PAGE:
Right on the side of the Denny’s restaurant at 816 Mission, on the corner of Jessie Street, the anonymous, East Coast-based street artist Believe In People is in the midst of a new masterpiece.
BiP, originally of New Haven, Connecticut but of late popping up coast to coast, posted a few images of his latest creation on Instagram last week, before the rain interrupted the process.
Fans on Reddit posted links to more recent photographs, revealing details—including the central figure’s deeply awesome “415-510” anchor tattoo on her shoulder, presumably an expression of the abiding bond between San Francisco and Oakland communities.
The finished work will be five-stories tall, part of a promised “mega-mural series.”
“For residents in the area, you may not know me yet. I hope to win you over,” BiP wrote when announcing the new project.
The nameless artist began crafting guerrilla-style portraits in the dead of night in New England around 2010. Intentionally anonymous, he (the artist is always referred to as “he,” anonymity notwithstanding) simply signed the works “Believe In People,” which shortly became “BiP” to fans.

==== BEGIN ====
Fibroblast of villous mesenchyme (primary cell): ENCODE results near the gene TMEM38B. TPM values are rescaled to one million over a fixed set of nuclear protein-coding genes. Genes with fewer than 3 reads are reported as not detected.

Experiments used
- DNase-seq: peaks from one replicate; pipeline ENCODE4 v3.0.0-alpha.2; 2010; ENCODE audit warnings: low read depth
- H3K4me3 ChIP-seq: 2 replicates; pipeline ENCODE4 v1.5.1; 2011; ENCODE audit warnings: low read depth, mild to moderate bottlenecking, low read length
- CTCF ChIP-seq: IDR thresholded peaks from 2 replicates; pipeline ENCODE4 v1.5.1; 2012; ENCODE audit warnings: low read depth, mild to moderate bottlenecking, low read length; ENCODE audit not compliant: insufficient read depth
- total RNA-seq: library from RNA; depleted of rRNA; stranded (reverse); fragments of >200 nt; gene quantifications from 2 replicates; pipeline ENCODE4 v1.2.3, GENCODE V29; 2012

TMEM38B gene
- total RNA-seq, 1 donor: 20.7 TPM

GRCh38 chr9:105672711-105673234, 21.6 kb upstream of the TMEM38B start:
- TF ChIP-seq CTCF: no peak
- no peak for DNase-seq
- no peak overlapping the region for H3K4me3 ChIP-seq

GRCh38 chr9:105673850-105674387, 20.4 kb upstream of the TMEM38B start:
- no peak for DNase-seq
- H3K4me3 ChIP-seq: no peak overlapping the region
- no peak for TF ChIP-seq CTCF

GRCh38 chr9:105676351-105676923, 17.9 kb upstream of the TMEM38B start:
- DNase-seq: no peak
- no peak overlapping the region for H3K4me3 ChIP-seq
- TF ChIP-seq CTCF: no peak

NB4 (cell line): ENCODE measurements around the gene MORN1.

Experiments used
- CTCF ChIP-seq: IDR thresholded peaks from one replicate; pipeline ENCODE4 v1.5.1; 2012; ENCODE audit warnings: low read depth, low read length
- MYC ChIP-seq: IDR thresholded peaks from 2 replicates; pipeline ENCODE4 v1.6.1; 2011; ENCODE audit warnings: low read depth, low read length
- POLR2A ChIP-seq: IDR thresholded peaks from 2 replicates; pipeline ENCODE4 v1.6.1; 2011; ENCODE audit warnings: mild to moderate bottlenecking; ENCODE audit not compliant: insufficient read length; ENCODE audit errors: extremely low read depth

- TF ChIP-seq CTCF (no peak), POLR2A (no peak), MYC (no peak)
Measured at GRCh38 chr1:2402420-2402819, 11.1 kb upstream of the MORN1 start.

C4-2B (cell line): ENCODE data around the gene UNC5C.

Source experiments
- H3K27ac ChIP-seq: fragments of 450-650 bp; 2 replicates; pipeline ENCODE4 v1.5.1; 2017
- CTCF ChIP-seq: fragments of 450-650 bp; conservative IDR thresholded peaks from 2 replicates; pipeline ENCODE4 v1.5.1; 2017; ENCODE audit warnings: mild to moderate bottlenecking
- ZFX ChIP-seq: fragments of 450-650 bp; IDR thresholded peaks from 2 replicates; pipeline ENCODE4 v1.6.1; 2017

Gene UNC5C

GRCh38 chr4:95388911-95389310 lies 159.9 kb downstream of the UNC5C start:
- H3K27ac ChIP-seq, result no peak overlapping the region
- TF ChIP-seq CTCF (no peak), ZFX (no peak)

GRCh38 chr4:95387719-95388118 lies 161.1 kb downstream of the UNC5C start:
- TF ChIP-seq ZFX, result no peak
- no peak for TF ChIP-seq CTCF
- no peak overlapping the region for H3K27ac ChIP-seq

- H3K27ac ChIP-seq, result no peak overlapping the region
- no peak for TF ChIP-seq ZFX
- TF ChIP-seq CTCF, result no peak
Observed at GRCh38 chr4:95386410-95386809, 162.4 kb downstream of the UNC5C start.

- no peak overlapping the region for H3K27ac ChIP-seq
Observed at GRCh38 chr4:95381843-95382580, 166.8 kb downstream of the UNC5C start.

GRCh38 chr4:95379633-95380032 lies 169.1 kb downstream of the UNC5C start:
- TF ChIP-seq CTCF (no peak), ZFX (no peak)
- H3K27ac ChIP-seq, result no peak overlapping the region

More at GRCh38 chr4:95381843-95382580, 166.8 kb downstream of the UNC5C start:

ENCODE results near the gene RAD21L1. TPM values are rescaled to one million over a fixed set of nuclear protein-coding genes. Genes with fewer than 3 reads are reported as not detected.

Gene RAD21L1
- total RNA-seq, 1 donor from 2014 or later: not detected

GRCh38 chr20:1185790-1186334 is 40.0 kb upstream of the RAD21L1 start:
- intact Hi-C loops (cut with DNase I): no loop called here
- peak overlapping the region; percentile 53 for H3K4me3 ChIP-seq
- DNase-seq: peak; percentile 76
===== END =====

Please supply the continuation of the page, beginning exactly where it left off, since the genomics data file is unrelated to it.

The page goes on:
This is BiP’s second San Francisco piece, after his seven-story tall Self-Consuming Dave in the Tenderloin in 2015.
And passersby surely noticed his Oakland work last year:
Unlike in his New Haven days, BiP secured permission for those pieces. The artist thanked Westfield Centre for “generosity and support” on social media, but the building owners have not yet responded to our requests for comment.
Suffice to say, it’s the best thing to happen at Denny’s in quite some time—possibly ever.